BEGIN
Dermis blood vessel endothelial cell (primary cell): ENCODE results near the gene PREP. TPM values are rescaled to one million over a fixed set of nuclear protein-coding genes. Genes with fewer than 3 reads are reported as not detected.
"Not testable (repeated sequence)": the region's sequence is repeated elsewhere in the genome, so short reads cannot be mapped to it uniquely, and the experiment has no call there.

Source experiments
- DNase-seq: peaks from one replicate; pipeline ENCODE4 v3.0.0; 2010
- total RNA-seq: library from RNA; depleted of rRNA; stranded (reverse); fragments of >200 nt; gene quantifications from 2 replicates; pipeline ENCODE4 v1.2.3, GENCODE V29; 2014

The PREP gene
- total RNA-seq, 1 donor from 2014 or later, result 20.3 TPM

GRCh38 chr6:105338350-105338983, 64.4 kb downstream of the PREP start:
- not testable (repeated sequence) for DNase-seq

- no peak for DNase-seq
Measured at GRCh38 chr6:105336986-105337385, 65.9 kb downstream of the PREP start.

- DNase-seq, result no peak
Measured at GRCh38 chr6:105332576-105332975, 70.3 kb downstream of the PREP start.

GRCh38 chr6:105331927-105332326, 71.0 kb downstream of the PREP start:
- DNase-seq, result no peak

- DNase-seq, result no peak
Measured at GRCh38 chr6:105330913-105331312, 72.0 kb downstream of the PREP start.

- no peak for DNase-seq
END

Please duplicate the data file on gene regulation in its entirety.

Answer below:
Dermis blood vessel endothelial cell (primary cell): ENCODE results near the gene PREP. TPM values are rescaled to one million over a fixed set of nuclear protein-coding genes. Genes with fewer than 3 reads are reported as not detected.
"Not testable (repeated sequence)": the region's sequence is repeated elsewhere in the genome, so short reads cannot be mapped to it uniquely, and the experiment has no call there.

Source experiments
- DNase-seq: peaks from one replicate; pipeline ENCODE4 v3.0.0; 2010
- total RNA-seq: library from RNA; depleted of rRNA; stranded (reverse); fragments of >200 nt; gene quantifications from 2 replicates; pipeline ENCODE4 v1.2.3, GENCODE V29; 2014

The PREP gene
- total RNA-seq, 1 donor from 2014 or later, result 20.3 TPM

GRCh38 chr6:105338350-105338983, 64.4 kb downstream of the PREP start:
- not testable (repeated sequence) for DNase-seq

- no peak for DNase-seq
Measured at GRCh38 chr6:105336986-105337385, 65.9 kb downstream of the PREP start.

- DNase-seq, result no peak
Measured at GRCh38 chr6:105332576-105332975, 70.3 kb downstream of the PREP start.

GRCh38 chr6:105331927-105332326, 71.0 kb downstream of the PREP start:
- DNase-seq, result no peak

- DNase-seq, result no peak
Measured at GRCh38 chr6:105330913-105331312, 72.0 kb downstream of the PREP start.

- no peak for DNase-seq